Our vision was, to make eyewear that was fashionable, as well as affordable and sustainable at the same time. We started looking for manufacturers and suppliers that could comply with the guidelines in UN’s Global Compact on corporate social responsibility and began studying sustainable materials. We got very excited when we found biodegradable raw materials like acetate, which consists of more than 95 % cotton, which we thought was perfect for the kind of eyewear we wanted to make. We wanted to create a concept, that besides creating cool eyewear, combined respect for the people involved in making the glasses, with taking care of the environment and our planet.
Another important issue for us was, “Save The Orangutan”.
A project that works to save and protect the thousands of wild orangutans, that are victims of the destruction of their rainforest home. By supporting this project, there would be a benefit for someone that needed the support, if it went well for monkeyglasses©. It brings us great joy to support this project and to follow Mai-Britts adoptive orangutan Cinta’s way back into the wild, where she belongs.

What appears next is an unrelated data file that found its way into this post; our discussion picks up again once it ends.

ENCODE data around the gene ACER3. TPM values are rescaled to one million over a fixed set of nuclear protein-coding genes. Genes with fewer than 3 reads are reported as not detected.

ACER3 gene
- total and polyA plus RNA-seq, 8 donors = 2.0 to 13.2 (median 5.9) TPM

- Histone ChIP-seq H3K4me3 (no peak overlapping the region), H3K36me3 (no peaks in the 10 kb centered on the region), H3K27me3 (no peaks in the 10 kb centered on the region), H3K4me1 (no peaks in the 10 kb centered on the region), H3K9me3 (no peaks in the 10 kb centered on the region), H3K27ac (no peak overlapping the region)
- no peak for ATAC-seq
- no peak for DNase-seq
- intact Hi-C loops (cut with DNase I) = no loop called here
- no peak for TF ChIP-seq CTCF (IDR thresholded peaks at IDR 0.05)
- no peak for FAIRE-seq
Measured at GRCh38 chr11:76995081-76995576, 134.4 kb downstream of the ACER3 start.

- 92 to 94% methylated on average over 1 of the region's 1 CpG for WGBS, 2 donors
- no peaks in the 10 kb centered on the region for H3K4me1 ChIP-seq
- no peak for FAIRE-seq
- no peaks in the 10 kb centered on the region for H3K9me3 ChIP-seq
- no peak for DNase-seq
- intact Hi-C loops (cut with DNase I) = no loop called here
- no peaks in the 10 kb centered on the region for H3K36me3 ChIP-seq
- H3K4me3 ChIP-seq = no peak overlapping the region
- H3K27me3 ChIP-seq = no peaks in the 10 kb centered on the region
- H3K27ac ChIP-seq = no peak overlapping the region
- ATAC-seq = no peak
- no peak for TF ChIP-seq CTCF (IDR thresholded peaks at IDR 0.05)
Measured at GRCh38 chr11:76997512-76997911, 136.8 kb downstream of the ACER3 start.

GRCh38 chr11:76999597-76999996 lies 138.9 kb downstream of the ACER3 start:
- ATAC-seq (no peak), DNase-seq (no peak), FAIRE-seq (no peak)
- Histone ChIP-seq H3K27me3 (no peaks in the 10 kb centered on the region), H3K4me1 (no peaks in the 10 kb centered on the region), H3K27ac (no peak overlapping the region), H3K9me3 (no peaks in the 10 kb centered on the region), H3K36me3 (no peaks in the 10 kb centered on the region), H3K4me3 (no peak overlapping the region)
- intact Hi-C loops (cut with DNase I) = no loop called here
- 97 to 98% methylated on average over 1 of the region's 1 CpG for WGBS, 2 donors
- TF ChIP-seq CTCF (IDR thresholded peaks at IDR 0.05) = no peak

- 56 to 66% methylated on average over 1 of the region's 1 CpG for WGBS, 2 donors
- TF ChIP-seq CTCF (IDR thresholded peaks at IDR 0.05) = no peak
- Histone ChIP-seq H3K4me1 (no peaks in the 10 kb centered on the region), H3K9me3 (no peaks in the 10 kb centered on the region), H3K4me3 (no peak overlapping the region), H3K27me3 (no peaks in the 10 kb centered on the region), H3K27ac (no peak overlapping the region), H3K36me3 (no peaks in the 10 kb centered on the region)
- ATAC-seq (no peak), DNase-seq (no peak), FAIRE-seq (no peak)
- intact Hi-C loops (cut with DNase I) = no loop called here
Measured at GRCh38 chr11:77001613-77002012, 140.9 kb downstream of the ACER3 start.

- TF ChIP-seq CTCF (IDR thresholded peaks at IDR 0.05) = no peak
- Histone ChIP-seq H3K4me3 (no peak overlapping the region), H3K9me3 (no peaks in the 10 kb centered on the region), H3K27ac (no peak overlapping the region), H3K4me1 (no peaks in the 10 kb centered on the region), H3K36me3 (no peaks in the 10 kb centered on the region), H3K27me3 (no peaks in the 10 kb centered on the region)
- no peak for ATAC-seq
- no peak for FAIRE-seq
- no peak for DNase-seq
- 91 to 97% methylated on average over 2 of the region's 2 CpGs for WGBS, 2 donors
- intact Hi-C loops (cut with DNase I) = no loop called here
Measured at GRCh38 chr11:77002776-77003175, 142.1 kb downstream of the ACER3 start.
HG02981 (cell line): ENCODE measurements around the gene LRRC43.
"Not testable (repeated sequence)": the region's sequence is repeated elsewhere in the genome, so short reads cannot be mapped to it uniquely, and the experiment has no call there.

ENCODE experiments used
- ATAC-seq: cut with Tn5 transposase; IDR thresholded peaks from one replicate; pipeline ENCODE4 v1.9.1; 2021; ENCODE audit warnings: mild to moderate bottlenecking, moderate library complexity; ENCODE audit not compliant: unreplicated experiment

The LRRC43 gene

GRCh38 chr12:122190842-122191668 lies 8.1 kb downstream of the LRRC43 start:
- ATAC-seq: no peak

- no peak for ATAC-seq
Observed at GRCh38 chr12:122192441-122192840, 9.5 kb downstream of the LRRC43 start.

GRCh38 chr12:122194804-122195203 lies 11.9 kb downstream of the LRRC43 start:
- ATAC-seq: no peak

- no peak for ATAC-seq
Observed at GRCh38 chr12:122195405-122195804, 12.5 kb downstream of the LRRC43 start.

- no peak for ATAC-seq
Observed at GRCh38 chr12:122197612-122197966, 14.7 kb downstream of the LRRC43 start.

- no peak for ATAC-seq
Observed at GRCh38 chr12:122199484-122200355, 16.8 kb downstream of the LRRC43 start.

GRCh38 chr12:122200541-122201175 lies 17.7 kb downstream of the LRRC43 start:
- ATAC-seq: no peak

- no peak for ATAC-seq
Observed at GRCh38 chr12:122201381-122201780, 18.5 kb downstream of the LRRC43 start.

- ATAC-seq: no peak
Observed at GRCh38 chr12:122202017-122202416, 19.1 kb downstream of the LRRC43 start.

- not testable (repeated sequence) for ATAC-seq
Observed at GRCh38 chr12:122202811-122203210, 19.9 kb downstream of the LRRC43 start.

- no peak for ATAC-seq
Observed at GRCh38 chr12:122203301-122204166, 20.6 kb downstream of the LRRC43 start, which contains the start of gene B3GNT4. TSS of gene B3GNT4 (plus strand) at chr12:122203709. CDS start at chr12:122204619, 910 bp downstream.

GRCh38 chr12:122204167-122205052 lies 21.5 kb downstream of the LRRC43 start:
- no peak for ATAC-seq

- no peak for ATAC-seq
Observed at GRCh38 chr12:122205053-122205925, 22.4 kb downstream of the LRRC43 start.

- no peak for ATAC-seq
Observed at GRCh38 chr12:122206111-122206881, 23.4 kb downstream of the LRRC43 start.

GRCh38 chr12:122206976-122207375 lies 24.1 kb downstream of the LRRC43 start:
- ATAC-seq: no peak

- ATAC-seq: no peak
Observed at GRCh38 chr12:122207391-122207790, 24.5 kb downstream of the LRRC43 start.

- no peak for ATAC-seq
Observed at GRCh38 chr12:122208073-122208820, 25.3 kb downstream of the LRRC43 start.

What has been the most challenging thing you have uncovered since beginning?
The most challenging thing has been being a first mover when it comes to making sustainable eyewear. The eyewear industry is huge, and finding the right sustainable solutions for our products and production, as well as finding manufacturers that could comply with our demands, has been challenging, and it still is.
We believe, that it is very important for the optician’s and the consumers to understand how and why monkeyglasses© is a sustainable brand. This led us to make our Closed Loop, that explains the whole life of one pair of monkeyglasses©.
Within the ethical fashion community, there's a big question that we ask which is 'who made my clothes?'. In the scope of Monkey Glasses, who made your glasses? Can you tell us a bit about them?
Our production is not located in one county only. The leather we use for our sustainable leather frames are manufactured in Italy, and the raw materials for the cotton acetate are from Italy as well, we use hinges for the frames manufactured in Germany, and the frames are put together in Hongkong. It is a big puzzle, and each of our frames is held in the hand more than 200 times before it reaches the end consumers.